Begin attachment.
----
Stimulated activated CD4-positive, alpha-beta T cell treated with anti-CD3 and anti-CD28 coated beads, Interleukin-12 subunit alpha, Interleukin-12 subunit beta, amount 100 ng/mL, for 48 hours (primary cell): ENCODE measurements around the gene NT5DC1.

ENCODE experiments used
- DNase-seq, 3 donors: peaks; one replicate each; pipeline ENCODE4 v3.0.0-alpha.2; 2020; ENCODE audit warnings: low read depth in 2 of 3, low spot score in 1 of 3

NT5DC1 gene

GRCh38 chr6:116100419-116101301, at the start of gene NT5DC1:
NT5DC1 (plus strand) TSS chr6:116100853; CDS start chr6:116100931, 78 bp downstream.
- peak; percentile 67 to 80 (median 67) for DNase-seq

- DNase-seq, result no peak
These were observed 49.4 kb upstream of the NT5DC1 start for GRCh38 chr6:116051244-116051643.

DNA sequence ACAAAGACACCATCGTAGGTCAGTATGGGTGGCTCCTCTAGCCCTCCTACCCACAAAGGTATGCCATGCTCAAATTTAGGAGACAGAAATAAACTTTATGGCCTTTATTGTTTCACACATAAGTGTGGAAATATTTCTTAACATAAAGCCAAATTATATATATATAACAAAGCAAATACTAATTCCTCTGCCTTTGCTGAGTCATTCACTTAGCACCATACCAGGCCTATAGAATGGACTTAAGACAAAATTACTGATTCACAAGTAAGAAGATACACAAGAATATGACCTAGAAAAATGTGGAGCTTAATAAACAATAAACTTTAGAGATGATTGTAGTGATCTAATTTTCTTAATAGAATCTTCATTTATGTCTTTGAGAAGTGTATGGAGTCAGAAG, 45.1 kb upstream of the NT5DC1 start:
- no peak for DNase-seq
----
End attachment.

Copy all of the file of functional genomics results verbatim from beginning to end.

Stimulated activated CD4-positive, alpha-beta T cell treated with anti-CD3 and anti-CD28 coated beads, Interleukin-12 subunit alpha, Interleukin-12 subunit beta, amount 100 ng/mL, for 48 hours (primary cell): ENCODE measurements around the gene NT5DC1.

ENCODE experiments used
- DNase-seq, 3 donors: peaks; one replicate each; pipeline ENCODE4 v3.0.0-alpha.2; 2020; ENCODE audit warnings: low read depth in 2 of 3, low spot score in 1 of 3

NT5DC1 gene

GRCh38 chr6:116100419-116101301, at the start of gene NT5DC1:
NT5DC1 (plus strand) TSS chr6:116100853; CDS start chr6:116100931, 78 bp downstream.
- peak; percentile 67 to 80 (median 67) for DNase-seq

- DNase-seq, result no peak
These were observed 49.4 kb upstream of the NT5DC1 start for GRCh38 chr6:116051244-116051643.

DNA sequence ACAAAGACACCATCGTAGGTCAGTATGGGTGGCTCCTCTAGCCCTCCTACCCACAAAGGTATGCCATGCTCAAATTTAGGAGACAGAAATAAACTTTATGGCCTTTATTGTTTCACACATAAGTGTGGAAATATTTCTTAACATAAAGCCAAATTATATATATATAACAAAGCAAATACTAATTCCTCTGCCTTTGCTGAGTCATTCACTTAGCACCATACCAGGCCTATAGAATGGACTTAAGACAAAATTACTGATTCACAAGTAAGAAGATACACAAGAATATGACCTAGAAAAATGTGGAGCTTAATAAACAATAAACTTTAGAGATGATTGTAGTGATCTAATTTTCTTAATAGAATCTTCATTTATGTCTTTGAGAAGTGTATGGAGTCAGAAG, 45.1 kb upstream of the NT5DC1 start:
- no peak for DNase-seq